First, some couples get divorced due to domestic violence, which can take the form of physical or emotional abuse. Other couples decide to divorce as a result of one spouse's abuse of substances, which could be drugs or alcohol. Yet another common reason for divorce, according to a recent survey, is financial trouble. This is because the stress associated with financial problems can cause immense strain on a marital union.

Child support can become overwhelming in California

Getting a divorce is a major life event that can no doubt be hard for parents and their children to come to terms with. The issue of child support can make this event even more complicated and thus stressful for the parties involved. However, an understanding of how courts handle child support may make this aspect of divorce easier to navigate in California.

Young children generally rely on the monetary support of their parents to meet their needs. In light of this, both the custodial parent and the non-custodial parent, following divorce, are responsible for ensuring that their children's financial needs are met. These needs include not only housing and food but also transportation, health care and entertainment.

Negotiating spousal support may yield positive outcome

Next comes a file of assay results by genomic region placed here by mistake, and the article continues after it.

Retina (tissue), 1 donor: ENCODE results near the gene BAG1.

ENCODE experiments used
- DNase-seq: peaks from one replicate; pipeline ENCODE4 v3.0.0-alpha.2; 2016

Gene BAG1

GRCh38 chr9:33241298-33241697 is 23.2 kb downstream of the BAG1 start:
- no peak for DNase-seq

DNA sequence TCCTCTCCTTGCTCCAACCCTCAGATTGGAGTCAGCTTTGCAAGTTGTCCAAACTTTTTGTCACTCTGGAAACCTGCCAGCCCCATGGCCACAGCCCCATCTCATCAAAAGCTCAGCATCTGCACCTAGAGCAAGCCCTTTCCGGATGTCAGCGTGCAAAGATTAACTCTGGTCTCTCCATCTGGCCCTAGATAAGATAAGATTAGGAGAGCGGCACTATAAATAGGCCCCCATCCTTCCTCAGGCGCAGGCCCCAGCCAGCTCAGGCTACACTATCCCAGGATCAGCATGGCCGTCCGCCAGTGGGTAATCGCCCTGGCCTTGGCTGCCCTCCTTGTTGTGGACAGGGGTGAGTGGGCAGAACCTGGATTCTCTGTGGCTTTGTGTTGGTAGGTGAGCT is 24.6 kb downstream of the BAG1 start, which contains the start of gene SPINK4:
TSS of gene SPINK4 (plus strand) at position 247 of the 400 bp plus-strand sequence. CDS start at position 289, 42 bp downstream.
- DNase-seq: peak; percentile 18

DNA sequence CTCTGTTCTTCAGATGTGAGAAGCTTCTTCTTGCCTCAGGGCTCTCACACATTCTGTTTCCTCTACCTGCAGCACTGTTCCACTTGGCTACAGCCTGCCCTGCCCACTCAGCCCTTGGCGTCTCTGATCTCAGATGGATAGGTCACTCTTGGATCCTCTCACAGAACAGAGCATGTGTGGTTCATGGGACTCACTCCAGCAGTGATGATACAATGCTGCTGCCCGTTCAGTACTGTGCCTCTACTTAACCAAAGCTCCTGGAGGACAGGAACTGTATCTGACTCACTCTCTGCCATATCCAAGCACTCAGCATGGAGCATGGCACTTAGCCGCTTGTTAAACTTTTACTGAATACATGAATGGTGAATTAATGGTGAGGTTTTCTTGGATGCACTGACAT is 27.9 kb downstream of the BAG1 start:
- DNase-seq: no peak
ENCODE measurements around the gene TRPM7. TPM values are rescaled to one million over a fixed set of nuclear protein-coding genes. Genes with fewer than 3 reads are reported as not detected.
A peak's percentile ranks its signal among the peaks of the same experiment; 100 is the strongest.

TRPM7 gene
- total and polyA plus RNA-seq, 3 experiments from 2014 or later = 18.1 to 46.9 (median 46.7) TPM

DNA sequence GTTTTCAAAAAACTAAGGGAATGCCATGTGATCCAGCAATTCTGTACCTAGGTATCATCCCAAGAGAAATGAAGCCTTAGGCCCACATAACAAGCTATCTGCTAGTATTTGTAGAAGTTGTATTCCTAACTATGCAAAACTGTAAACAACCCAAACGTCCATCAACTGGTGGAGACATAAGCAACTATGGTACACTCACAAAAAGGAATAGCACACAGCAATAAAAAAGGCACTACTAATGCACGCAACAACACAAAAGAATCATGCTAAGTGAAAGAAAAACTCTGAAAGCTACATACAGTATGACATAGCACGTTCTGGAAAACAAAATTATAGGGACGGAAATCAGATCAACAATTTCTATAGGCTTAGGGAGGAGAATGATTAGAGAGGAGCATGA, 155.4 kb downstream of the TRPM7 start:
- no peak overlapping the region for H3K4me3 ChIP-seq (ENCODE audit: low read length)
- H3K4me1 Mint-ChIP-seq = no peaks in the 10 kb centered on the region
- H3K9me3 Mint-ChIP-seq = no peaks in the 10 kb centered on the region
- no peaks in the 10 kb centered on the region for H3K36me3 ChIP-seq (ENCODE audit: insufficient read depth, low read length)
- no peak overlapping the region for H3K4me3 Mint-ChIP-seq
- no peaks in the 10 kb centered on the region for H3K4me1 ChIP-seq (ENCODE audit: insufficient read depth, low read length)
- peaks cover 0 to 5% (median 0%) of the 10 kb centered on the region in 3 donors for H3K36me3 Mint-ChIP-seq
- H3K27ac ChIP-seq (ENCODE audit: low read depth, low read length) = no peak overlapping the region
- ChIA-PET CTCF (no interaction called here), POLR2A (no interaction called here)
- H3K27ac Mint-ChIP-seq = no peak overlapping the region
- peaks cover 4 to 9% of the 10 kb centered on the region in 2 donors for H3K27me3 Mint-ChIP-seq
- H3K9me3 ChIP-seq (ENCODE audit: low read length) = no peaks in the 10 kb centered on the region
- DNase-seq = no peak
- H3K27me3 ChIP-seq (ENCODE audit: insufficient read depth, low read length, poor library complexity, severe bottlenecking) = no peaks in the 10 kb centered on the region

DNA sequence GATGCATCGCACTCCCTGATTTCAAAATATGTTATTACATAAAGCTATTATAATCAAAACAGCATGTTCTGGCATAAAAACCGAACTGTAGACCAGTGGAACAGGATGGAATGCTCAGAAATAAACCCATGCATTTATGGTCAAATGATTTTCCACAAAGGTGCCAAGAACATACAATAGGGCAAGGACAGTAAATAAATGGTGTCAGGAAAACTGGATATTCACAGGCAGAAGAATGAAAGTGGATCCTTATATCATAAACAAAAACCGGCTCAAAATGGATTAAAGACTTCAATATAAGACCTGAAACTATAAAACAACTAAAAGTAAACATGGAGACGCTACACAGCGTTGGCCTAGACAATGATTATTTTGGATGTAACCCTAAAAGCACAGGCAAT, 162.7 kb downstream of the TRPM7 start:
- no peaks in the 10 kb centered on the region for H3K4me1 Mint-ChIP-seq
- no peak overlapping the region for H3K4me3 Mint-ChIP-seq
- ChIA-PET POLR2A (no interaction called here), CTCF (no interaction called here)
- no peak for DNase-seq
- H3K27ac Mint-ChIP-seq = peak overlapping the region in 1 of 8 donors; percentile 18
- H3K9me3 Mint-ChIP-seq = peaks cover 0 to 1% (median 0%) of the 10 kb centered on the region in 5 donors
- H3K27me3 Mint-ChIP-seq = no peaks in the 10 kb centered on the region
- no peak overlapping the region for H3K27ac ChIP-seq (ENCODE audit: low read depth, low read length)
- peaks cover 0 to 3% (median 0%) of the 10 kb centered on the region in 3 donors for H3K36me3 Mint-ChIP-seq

During a marital breakup in California, a person's feelings of being financially secure long term may quickly be threatened. This is especially true for a divorcing spouse who did not earn money or earned less money than the other party did in the marriage. However, this spouse can negotiate spousal support with his or her higher-earning spouse. Here are a couple of tips for doing this effectively in the Golden State.

First, staying calm during the process of negotiating spousal support is paramount. If the negotiation process leads to flaring tempers, it may behoove both parties to take a break and return to negotiations later on. Also, it is best for a person to avoid asking his or her spouse about spousal support when that spouse is in a hurry or is distracted. Both parties ideally should be in a calm frame of mind when tackling this important and sometimes complicated topic.

Can custody arrangements ever be changed?

Divorced parents often wonder if child custody orders can be changed once they have been created. While it is possible to modify a custody order, you cannot change a custody order simply because you do not like it.

It is usually best for children to have consistent custody arrangements, so you or your ex-spouse must have experienced a significant change in circumstances to change your custody order. Also, that change in circumstances must affect the current custody order, making it no longer in the best interests of your child.